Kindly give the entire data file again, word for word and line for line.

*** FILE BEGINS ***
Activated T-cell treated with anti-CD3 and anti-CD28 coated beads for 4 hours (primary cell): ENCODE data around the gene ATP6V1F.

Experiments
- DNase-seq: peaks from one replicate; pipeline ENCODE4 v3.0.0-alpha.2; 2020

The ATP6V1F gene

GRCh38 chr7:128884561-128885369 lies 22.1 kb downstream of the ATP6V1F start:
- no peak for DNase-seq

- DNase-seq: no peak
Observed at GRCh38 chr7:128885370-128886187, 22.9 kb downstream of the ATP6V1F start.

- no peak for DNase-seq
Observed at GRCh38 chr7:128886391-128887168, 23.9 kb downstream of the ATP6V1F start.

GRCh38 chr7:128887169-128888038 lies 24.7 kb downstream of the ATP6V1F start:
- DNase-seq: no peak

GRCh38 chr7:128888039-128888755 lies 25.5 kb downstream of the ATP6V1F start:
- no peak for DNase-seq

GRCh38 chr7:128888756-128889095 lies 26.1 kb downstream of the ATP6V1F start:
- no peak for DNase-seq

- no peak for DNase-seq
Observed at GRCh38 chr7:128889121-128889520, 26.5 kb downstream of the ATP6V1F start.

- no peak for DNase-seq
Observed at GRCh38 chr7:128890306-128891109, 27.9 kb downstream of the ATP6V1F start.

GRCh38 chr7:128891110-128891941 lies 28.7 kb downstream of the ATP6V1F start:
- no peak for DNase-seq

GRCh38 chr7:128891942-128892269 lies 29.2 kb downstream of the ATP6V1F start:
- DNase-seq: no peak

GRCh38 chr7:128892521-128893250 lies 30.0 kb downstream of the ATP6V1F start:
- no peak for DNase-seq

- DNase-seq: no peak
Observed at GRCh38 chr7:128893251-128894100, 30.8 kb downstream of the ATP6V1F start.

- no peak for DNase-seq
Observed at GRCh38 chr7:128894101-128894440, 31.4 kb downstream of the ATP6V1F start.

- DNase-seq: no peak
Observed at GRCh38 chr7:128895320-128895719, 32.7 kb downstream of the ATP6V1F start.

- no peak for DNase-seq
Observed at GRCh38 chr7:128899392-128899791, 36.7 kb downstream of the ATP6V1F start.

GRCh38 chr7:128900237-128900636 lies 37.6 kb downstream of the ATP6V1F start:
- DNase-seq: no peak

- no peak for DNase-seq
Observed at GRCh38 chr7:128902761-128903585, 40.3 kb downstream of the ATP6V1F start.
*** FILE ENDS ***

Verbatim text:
Activated T-cell treated with anti-CD3 and anti-CD28 coated beads for 4 hours (primary cell): ENCODE data around the gene ATP6V1F.

Experiments
- DNase-seq: peaks from one replicate; pipeline ENCODE4 v3.0.0-alpha.2; 2020

The ATP6V1F gene

GRCh38 chr7:128884561-128885369 lies 22.1 kb downstream of the ATP6V1F start:
- no peak for DNase-seq

- DNase-seq: no peak
Observed at GRCh38 chr7:128885370-128886187, 22.9 kb downstream of the ATP6V1F start.

- no peak for DNase-seq
Observed at GRCh38 chr7:128886391-128887168, 23.9 kb downstream of the ATP6V1F start.

GRCh38 chr7:128887169-128888038 lies 24.7 kb downstream of the ATP6V1F start:
- DNase-seq: no peak

GRCh38 chr7:128888039-128888755 lies 25.5 kb downstream of the ATP6V1F start:
- no peak for DNase-seq

GRCh38 chr7:128888756-128889095 lies 26.1 kb downstream of the ATP6V1F start:
- no peak for DNase-seq

- no peak for DNase-seq
Observed at GRCh38 chr7:128889121-128889520, 26.5 kb downstream of the ATP6V1F start.

- no peak for DNase-seq
Observed at GRCh38 chr7:128890306-128891109, 27.9 kb downstream of the ATP6V1F start.

GRCh38 chr7:128891110-128891941 lies 28.7 kb downstream of the ATP6V1F start:
- no peak for DNase-seq

GRCh38 chr7:128891942-128892269 lies 29.2 kb downstream of the ATP6V1F start:
- DNase-seq: no peak

GRCh38 chr7:128892521-128893250 lies 30.0 kb downstream of the ATP6V1F start:
- no peak for DNase-seq

- DNase-seq: no peak
Observed at GRCh38 chr7:128893251-128894100, 30.8 kb downstream of the ATP6V1F start.

- no peak for DNase-seq
Observed at GRCh38 chr7:128894101-128894440, 31.4 kb downstream of the ATP6V1F start.

- DNase-seq: no peak
Observed at GRCh38 chr7:128895320-128895719, 32.7 kb downstream of the ATP6V1F start.

- no peak for DNase-seq
Observed at GRCh38 chr7:128899392-128899791, 36.7 kb downstream of the ATP6V1F start.

GRCh38 chr7:128900237-128900636 lies 37.6 kb downstream of the ATP6V1F start:
- DNase-seq: no peak

- no peak for DNase-seq
Observed at GRCh38 chr7:128902761-128903585, 40.3 kb downstream of the ATP6V1F start.